Jewish World Review Sept. 10, 2001 / 21 Elul, 5761
find Urkel a job
Now, eighteen months after reaching agreements with the major networks that were partially prompted (blackmailed?) by the threat of a boycott, the NAACP has released a report claiming that it is not satisfied with the progress that has been achieved in rectifying what they apparently believe is the most important cultural ill facing African Americans today.
The group is now renewing warnings that, if it isn't appeased quickly, it may be forced to call for it members to stop watching the ABC, NBC, CBS, NBC, and Fox television networks.
This latest gambit for power and notoriety by the NAACP is an absurdity, based on irrationality, wrapped in silliness. The ultimate irony of this threatened boycott is that, by and large, blacks are ALREADY "boycotting" the "major" television networks, and have been for quite some time. The dirty little secret of television in the cable age of "fragmented" media is that blacks and whites do not watch the same shows, and that blacks do not watch the "major" over the air networks in large enough numbers to justify those networks going out of their way to appeal to their particular demographic. While it is an unfortunate reality that blacks still seem to prefer watching blacks (to get in touch with their culture/heritage?) and whites prefer to watch whites (because they are racists?), television networks are businesses that must live in the real world and not in some sort of utopian fantasyland.
In fact, over the last decade, only one television show has traditionally been on the list of the top ten most watched programs among BOTH blacks and whites; Monday Night Football. In the1999-2000 season, none of the other nine most popular shows among whites came close to making the list among blacks (Friends, for instance, fifth among whites, finished 65th among blacks).
Similarly, none of the other nine most watched programs among blacks came close to breaking the top ten in white viewership, and only one other offering on that list even came from one of the other "big four" networks (the other eight shows were all on either UPN or the WB).
While it is suspect at best that the NAACP would choose to tackle such a seemingly trivial matter in such a dramatic fashion, since the networks do use airwaves that are owned by the people and regulated by the government, one could make a rather strong argument that there is a legitimate public interest in there being cultural diversity on those airwaves. However, this entire contention of the NAACP seems to completely ignore the existence of the two other over the air television networks (UPN and the WB) that have, following market forces, chosen to cater more heavily to African Americans. When one or two of the networks are looked at in a vacuum there may appear to be a slight under representation of a demographic which accounts for about 12 percent of the population, but when all six networks are examined as a complete entity there are actually far MORE black faces on television than one would expect from such a relatively small sliver of the viewing audience.
The really strange part of the NAACP's latest action is that in the last couple of years it seems as if there have actually been some significant improvements in both the racial diversity of those employed by the networks, and in the segregated viewing habits of those who watch. ABC, which was harshly criticized in the report, says that 33.6 percent of new hires last year were minorities, while Fox now claims that 41 percent of its prime time actors are minorities. Meanwhile, NBC admitted an 11 percent drop in the number of black actors in its prime time series, but did not receive scathing criticism (perhaps because NAACP President Kweisi Mfume, it turns out, is in negotiations with a division of the Peacock network to host his own talk show).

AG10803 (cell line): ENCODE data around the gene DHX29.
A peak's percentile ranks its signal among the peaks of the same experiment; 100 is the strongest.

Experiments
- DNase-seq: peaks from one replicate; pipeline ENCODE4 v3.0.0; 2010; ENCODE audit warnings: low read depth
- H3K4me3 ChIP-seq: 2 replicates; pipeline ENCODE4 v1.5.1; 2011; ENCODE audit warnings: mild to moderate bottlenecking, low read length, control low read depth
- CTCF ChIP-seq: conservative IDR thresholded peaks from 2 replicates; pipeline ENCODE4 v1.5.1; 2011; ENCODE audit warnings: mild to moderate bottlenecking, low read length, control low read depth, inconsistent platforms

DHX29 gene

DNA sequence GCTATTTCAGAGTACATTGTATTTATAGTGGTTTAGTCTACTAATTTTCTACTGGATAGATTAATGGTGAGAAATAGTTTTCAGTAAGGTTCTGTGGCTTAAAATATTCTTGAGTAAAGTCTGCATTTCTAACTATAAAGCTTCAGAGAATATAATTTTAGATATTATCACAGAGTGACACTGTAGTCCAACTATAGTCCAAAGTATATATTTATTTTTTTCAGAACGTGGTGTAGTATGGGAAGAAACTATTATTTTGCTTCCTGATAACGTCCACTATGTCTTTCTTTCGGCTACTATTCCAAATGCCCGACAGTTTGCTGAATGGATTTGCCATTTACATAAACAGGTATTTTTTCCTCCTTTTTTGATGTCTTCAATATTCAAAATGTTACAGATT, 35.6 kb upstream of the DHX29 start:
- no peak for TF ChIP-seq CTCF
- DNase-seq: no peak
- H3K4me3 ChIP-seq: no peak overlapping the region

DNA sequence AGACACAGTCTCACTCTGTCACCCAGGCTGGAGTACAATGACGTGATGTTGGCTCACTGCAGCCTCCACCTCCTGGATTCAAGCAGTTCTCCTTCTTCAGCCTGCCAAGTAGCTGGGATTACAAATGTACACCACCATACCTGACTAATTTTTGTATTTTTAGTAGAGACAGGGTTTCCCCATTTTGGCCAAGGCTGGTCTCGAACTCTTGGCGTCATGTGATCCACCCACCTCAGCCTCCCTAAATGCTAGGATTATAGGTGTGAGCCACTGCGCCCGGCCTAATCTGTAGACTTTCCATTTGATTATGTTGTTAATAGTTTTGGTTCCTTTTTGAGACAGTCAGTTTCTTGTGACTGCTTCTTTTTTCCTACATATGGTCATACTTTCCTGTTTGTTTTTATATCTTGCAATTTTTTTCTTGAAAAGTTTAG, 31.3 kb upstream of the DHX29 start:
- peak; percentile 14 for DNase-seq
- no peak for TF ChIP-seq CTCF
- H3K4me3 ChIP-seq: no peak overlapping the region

But far more important than making sure that minority actors get there fair share of work (how can we sleep at night knowing that Gary Coleman doesn't have a show?), is the trickle of a trend that blacks and whites are actually capable of watching some of the same shows. According to one study (by TN Media), there were just 13 "multi-ethnic ensemble shows" in 1995, but there were 27 in 1999 and 31 in 2000. The same study indicates that more programs than ever (partially with the help of the rise of "reality TV") are now listed informally by both blacks and whites as their favorite shows. Those efforts seem to be working, as during the most recent television season a record nine programs were in the top 20 most watched among both whites and blacks.
So just as this massive entertainment gap seems to be showing signs of starting to close, the NAACP has now seemingly set us all several more steps backwards. What are the networks supposed to do now? If they cave in even further to these unwarranted demands they will further harm their already suspect programming while subjecting every black actor to the automatic assumption that he or she was hired simply to placate the NAACP. If they don't allow the NAACP to dictate whom they are allowed to use in their simple attempt to sell as much "soap" to as many "soap buyers" as a possible, they risk the wrath of a significant portion of the population and the news media (which by the way, goes out of its way to employ as many reporters of color as possible).
This is a classic no win situation and certainly not one that should have
been set up (twice now!) by an organization that claims to be fighting in the
name of racial equality. It is bad enough that TV actors are already hired
mostly for their looks, do they now also have to be hired for their color as
well? Don't we have far more important racial problems to worry about? The
guy who played Erkel might not think so, but I believe most of us, black and
white, realize that we most certainly
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